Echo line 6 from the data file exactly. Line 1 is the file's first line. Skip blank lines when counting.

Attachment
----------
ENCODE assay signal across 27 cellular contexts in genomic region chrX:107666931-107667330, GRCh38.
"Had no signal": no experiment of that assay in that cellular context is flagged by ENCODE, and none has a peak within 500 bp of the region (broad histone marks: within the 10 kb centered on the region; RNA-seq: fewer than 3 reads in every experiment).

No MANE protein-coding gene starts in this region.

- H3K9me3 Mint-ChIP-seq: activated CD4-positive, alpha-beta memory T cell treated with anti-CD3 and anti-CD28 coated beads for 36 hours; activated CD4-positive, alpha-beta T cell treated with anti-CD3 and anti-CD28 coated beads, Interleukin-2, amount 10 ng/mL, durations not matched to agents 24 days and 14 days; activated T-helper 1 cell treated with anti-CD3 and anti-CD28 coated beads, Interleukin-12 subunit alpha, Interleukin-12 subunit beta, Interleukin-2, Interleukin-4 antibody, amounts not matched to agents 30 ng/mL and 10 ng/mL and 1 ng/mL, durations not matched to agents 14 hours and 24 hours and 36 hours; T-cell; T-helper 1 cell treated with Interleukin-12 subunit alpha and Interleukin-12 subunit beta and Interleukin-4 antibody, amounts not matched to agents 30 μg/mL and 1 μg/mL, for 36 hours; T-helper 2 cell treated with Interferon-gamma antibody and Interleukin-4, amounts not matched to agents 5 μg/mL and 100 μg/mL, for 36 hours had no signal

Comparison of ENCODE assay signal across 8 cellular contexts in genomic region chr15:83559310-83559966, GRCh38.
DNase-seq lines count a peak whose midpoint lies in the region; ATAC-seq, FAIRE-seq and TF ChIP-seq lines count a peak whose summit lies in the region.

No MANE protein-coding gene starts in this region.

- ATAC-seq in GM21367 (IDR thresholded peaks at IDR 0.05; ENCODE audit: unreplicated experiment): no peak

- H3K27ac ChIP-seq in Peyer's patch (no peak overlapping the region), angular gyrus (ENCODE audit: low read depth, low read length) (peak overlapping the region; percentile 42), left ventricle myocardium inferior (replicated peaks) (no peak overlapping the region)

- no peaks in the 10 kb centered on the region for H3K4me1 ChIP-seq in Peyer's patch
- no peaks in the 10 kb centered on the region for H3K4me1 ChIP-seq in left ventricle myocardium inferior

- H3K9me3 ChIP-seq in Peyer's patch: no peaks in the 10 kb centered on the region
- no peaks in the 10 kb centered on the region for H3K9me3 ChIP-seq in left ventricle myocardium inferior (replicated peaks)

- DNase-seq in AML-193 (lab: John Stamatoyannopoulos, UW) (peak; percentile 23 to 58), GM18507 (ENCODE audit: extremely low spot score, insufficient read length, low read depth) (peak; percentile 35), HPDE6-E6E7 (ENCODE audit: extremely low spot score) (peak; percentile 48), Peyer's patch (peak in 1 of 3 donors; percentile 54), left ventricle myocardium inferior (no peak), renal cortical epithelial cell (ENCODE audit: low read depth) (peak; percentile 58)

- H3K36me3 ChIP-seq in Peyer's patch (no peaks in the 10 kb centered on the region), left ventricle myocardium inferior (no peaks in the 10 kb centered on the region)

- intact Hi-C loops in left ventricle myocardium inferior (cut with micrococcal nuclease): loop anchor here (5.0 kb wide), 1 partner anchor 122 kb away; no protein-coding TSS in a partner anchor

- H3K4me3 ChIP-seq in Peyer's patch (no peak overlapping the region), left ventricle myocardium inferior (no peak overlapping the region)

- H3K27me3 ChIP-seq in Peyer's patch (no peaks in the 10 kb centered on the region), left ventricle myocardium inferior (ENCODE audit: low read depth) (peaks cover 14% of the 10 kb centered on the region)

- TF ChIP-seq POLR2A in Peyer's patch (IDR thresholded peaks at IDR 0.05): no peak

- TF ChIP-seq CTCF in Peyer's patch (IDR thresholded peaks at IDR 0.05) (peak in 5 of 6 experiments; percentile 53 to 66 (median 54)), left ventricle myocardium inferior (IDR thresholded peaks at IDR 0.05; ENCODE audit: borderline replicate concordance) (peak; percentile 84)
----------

DNase-seq lines count a peak whose midpoint lies in the region; ATAC-seq, FAIRE-seq and TF ChIP-seq lines count a peak whose summit lies in the region.